Monday, January 03, 2005

Robotics and Outsourcing

PORTLAND, Ore. -- Three years ago, Epson Portland laid off 850 employees -- three-quarters of its work force -- as printer assembly moved to Asia. The Hillsboro company put its newest building up for sale, succumbing to the powerful riptide carrying manufacturing jobs to countries with cheap labor.

Epson appeared poised to vanish from Oregon like other big Japanese manufacturers. Its payroll plunged from 2,400 in 1998, when the state's manufacturing employment peaked, to 250.

But the factory is back, defying outsourcing's centrifugal force. Its payroll has ballooned to 600. It churns out record numbers of printer cartridges. Productivity is up. Defects are down. The factory spits out five times as many cartridges per worker as a sister plant in China.

"The trend to outsource to other countries is coming under question now," says Epson Portland President Dave Graham, a manufacturing veteran who led the comeback. "Companies are realizing that there are hidden costs."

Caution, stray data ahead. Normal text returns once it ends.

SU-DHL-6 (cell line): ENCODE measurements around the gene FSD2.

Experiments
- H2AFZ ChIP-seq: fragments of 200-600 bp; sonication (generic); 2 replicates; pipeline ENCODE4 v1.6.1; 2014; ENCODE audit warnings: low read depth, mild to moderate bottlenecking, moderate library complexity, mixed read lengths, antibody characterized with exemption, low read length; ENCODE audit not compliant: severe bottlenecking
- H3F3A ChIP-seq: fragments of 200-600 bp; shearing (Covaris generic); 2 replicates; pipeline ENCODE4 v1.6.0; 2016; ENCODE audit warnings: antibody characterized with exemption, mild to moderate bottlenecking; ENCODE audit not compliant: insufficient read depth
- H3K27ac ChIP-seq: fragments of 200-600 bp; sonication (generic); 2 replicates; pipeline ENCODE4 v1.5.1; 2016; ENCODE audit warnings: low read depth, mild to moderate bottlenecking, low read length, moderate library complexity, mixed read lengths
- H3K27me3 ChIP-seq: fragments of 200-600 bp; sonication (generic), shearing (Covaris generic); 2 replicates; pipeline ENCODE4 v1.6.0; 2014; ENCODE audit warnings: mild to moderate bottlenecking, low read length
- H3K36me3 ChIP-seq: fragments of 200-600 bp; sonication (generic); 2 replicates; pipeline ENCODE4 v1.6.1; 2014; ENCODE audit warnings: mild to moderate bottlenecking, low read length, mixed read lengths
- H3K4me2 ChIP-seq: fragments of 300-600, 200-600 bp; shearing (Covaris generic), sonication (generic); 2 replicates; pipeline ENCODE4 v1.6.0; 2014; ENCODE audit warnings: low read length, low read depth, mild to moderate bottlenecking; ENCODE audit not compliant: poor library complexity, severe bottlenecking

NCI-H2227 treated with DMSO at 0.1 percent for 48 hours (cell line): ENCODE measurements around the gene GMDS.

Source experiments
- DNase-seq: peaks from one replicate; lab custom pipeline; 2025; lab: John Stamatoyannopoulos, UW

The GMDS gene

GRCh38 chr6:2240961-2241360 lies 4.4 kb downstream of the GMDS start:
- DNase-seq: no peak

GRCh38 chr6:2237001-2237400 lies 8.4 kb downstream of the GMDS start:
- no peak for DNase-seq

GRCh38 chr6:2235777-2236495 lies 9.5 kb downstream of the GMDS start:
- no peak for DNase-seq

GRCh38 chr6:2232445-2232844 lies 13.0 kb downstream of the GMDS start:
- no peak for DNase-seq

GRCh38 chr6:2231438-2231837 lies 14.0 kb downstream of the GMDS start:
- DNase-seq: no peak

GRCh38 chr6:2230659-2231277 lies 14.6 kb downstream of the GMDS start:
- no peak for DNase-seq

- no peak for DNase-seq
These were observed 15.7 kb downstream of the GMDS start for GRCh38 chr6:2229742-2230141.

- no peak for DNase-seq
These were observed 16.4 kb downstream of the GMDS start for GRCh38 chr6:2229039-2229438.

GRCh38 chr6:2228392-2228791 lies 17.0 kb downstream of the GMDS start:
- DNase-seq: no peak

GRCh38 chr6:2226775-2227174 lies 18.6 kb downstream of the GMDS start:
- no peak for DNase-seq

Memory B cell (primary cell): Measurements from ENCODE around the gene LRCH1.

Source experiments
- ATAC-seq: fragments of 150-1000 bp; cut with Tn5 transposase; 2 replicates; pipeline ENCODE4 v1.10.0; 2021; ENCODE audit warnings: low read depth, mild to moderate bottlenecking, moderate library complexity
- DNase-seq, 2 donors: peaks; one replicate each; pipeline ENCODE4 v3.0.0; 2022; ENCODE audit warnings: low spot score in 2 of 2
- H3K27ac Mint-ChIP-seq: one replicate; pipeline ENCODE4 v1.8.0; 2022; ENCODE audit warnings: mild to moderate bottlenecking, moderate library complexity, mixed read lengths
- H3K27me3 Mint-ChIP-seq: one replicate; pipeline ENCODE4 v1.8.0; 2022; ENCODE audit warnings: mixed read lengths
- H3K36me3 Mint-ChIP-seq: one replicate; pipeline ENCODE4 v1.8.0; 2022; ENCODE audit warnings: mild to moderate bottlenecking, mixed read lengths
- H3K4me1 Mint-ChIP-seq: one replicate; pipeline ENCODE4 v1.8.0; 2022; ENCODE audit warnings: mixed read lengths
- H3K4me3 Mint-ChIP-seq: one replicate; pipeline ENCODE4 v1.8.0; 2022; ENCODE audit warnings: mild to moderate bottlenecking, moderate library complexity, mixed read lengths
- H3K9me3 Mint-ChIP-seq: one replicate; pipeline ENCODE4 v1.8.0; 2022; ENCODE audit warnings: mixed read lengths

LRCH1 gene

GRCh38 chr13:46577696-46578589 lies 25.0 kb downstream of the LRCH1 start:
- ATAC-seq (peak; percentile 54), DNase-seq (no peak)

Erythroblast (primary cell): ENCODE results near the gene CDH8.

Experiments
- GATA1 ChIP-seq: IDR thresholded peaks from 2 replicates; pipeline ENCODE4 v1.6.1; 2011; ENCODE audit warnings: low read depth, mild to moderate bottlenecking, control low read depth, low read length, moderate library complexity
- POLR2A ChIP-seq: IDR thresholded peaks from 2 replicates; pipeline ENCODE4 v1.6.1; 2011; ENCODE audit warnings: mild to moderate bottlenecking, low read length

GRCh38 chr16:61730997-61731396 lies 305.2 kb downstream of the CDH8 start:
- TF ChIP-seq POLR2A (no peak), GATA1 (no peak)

Epson's success story shows that manufacturing needn't always take a one-way trip offshore. While consultants and business professors largely dismiss Epson's turnaround as an anomaly, the plant is not alone. Factories are switching to "lean" manufacturing, the art of making products efficiently, as global competition intensifies.

To Mike Doyle, Oregon Economic and Community Development Department international trade manager, Epson's rebound shows that "the bus marked Southeast Asia" won't necessarily mow down everything in its path. "If you don't see those headlights, that bus is going to hit you," Doyle says. "But you don't have to step on the bus. You can step to the side and still get where you're going, using a different strategy."

As the branch of a Japanese company, Epson Portland was an outsourcing venture when it opened in 1986. The parent firm, Seiko Epson Corp., is a giant that makes everything from watches to computer chips.

The Hillsboro plant, which led a wave of Japanese companies into Oregon, grew into a manufacturing mainstay. But in spring 2001, Seiko Epson moved labor-intensive printer manufacturing from Oregon to Indonesia and China.